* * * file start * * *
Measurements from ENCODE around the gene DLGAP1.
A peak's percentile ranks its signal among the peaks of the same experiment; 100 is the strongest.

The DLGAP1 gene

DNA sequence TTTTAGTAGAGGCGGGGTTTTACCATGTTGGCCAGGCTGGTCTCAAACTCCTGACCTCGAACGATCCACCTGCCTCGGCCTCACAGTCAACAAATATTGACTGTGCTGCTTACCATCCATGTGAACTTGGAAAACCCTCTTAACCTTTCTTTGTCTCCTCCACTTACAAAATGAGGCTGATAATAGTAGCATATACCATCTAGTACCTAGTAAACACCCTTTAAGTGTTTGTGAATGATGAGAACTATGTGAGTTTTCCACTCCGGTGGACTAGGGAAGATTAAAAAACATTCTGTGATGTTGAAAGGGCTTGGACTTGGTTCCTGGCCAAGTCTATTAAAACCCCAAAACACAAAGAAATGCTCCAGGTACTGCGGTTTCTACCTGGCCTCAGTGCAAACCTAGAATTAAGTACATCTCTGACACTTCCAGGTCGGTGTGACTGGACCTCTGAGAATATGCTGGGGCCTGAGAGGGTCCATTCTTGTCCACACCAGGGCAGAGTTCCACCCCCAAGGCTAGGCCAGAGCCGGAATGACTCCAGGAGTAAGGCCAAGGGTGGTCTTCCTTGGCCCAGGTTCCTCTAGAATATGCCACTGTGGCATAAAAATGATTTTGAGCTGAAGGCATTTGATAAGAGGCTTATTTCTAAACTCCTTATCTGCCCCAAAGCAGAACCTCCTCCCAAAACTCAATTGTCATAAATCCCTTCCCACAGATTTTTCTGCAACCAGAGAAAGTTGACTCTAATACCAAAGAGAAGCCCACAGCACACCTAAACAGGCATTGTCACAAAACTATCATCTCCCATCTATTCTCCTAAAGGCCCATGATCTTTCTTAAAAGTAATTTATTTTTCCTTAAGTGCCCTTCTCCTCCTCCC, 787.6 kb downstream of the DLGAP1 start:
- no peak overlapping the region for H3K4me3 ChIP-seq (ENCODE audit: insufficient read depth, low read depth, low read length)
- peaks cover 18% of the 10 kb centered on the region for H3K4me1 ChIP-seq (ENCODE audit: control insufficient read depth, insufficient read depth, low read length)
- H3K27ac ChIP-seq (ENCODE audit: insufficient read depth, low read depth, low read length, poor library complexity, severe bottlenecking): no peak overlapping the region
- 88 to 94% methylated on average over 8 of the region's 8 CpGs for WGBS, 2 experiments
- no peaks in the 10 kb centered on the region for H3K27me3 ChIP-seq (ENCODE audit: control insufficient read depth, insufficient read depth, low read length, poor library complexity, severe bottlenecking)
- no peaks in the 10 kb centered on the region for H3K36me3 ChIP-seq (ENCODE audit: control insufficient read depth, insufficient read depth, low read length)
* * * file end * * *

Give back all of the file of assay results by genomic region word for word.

Measurements from ENCODE around the gene DLGAP1.
A peak's percentile ranks its signal among the peaks of the same experiment; 100 is the strongest.

The DLGAP1 gene

DNA sequence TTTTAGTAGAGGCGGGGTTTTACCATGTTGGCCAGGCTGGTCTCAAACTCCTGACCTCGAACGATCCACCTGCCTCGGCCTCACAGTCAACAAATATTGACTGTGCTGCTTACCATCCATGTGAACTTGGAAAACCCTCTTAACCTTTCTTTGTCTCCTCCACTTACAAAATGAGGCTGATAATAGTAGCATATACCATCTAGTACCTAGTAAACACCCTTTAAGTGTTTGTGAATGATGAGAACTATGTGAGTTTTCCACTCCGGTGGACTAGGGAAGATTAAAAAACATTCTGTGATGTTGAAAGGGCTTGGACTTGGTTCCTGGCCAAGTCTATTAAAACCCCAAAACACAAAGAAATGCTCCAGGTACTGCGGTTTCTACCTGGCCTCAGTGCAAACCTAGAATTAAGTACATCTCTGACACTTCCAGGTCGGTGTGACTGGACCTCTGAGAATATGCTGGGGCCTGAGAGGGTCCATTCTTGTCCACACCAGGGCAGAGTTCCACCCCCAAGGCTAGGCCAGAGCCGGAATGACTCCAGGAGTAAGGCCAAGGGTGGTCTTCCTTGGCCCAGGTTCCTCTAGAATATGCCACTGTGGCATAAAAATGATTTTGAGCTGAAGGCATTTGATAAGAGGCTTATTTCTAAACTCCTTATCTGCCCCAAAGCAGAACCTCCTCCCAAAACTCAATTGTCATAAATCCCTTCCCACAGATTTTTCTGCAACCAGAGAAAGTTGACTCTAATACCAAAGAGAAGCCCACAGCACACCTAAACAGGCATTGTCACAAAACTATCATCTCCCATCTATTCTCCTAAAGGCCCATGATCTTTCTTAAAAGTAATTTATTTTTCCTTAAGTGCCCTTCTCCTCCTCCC, 787.6 kb downstream of the DLGAP1 start:
- no peak overlapping the region for H3K4me3 ChIP-seq (ENCODE audit: insufficient read depth, low read depth, low read length)
- peaks cover 18% of the 10 kb centered on the region for H3K4me1 ChIP-seq (ENCODE audit: control insufficient read depth, insufficient read depth, low read length)
- H3K27ac ChIP-seq (ENCODE audit: insufficient read depth, low read depth, low read length, poor library complexity, severe bottlenecking): no peak overlapping the region
- 88 to 94% methylated on average over 8 of the region's 8 CpGs for WGBS, 2 experiments
- no peaks in the 10 kb centered on the region for H3K27me3 ChIP-seq (ENCODE audit: control insufficient read depth, insufficient read depth, low read length, poor library complexity, severe bottlenecking)
- no peaks in the 10 kb centered on the region for H3K36me3 ChIP-seq (ENCODE audit: control insufficient read depth, insufficient read depth, low read length)